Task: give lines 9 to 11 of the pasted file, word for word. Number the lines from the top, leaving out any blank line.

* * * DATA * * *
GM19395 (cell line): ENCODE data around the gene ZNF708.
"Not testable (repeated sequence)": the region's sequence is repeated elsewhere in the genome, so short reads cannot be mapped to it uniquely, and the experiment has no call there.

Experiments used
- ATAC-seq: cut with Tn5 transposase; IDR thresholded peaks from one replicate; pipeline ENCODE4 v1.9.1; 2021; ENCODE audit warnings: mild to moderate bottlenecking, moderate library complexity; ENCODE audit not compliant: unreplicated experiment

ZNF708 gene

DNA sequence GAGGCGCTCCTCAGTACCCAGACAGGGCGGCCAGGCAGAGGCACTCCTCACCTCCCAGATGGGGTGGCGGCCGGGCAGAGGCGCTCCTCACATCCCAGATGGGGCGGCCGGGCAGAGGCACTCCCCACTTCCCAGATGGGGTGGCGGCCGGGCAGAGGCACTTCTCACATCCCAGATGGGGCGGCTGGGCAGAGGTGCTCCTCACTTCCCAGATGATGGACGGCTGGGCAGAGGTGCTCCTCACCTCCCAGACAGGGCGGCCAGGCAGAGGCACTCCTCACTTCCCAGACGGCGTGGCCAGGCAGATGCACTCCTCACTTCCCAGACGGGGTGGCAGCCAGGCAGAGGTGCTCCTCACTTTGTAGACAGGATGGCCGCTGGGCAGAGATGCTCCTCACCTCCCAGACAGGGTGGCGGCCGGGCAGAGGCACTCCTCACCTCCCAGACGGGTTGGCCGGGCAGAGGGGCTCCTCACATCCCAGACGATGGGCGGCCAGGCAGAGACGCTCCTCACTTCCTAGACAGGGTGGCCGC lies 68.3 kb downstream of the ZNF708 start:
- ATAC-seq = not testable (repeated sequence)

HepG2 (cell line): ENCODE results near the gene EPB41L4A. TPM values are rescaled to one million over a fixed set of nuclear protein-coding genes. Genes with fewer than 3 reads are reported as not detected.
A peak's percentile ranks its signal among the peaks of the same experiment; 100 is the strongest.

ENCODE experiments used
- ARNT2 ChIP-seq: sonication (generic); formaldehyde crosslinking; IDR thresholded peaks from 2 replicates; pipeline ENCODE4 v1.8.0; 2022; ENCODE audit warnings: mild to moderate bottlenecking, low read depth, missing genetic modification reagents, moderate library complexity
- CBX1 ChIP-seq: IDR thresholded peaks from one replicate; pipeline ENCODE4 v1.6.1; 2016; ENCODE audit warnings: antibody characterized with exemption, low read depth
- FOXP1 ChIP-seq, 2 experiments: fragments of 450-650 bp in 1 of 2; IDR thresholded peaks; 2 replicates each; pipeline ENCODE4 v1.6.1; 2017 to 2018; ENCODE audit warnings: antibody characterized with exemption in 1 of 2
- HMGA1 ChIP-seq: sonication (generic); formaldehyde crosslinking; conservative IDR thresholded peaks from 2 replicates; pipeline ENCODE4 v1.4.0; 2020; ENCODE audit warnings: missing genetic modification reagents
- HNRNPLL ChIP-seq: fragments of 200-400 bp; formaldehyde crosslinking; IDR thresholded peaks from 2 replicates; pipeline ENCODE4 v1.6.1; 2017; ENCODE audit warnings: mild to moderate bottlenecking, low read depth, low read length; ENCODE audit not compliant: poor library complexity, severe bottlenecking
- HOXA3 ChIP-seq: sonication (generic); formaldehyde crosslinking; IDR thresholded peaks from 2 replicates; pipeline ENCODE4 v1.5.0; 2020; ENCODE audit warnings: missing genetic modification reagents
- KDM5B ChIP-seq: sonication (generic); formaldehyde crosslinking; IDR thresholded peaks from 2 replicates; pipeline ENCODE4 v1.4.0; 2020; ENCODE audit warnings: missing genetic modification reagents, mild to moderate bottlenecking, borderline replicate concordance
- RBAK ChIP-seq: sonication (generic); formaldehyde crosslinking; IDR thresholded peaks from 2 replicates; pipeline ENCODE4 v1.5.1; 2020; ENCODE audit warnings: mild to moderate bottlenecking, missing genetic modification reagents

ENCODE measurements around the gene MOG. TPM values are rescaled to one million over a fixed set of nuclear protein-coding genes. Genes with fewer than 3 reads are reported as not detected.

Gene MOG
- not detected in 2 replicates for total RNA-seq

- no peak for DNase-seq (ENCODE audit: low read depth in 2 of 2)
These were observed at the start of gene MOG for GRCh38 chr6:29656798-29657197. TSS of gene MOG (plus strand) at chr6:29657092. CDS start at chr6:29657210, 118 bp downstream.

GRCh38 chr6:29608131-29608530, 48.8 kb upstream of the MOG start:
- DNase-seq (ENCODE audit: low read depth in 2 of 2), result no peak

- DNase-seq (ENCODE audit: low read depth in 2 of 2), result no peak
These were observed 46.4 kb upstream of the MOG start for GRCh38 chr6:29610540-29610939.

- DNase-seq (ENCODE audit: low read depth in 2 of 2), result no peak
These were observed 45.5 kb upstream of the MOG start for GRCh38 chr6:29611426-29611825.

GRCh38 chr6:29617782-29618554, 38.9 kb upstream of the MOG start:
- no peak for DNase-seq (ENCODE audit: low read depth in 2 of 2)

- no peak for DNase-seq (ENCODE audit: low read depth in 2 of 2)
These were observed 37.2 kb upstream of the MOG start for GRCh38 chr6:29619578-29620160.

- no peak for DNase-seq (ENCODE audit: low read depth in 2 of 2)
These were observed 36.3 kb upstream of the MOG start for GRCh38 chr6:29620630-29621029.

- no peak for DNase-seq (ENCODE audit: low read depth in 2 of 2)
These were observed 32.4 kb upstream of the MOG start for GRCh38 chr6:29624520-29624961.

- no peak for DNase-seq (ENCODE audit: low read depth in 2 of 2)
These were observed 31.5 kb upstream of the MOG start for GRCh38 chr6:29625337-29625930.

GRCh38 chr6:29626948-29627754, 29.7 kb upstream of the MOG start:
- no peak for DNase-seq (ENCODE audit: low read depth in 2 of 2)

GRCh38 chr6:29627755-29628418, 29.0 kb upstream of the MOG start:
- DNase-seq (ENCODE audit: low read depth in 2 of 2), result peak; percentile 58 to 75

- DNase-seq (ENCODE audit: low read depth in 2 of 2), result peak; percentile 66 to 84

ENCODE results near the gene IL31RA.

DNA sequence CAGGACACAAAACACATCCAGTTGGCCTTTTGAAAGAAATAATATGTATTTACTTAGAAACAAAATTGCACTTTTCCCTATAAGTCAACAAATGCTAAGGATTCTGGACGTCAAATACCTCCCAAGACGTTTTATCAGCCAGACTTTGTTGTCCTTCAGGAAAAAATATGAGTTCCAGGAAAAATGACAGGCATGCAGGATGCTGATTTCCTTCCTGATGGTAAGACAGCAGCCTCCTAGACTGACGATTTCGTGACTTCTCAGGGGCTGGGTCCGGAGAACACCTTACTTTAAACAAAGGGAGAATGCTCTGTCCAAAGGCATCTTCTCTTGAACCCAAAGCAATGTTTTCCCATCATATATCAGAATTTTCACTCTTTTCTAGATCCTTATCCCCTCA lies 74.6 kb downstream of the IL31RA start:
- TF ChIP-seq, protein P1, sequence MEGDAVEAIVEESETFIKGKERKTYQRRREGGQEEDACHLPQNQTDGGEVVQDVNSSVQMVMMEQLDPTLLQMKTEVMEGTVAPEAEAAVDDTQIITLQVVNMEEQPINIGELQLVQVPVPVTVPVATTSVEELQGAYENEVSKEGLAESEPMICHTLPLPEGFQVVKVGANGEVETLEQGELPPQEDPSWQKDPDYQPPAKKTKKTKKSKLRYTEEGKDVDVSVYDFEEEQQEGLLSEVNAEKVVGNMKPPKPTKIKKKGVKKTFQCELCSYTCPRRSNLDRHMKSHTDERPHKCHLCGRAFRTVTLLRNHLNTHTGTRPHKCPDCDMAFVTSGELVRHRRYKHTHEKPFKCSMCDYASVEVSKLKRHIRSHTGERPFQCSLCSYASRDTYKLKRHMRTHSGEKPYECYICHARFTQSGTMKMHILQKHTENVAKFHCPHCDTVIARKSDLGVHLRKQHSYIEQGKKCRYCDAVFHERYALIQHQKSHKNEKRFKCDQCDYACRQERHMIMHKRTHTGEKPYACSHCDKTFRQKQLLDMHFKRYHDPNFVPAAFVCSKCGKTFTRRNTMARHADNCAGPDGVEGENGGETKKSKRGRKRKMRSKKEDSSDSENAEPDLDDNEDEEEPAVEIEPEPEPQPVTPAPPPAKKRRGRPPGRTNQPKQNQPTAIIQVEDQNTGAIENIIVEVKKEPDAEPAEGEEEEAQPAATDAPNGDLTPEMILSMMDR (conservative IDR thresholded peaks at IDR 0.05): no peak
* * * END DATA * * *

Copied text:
A peak's percentile ranks its signal among the peaks of the same experiment; 100 is the strongest.

ENCODE experiments used
- ARNT2 ChIP-seq: sonication (generic); formaldehyde crosslinking; IDR thresholded peaks from 2 replicates; pipeline ENCODE4 v1.8.0; 2022; ENCODE audit warnings: mild to moderate bottlenecking, low read depth, missing genetic modification reagents, moderate library complexity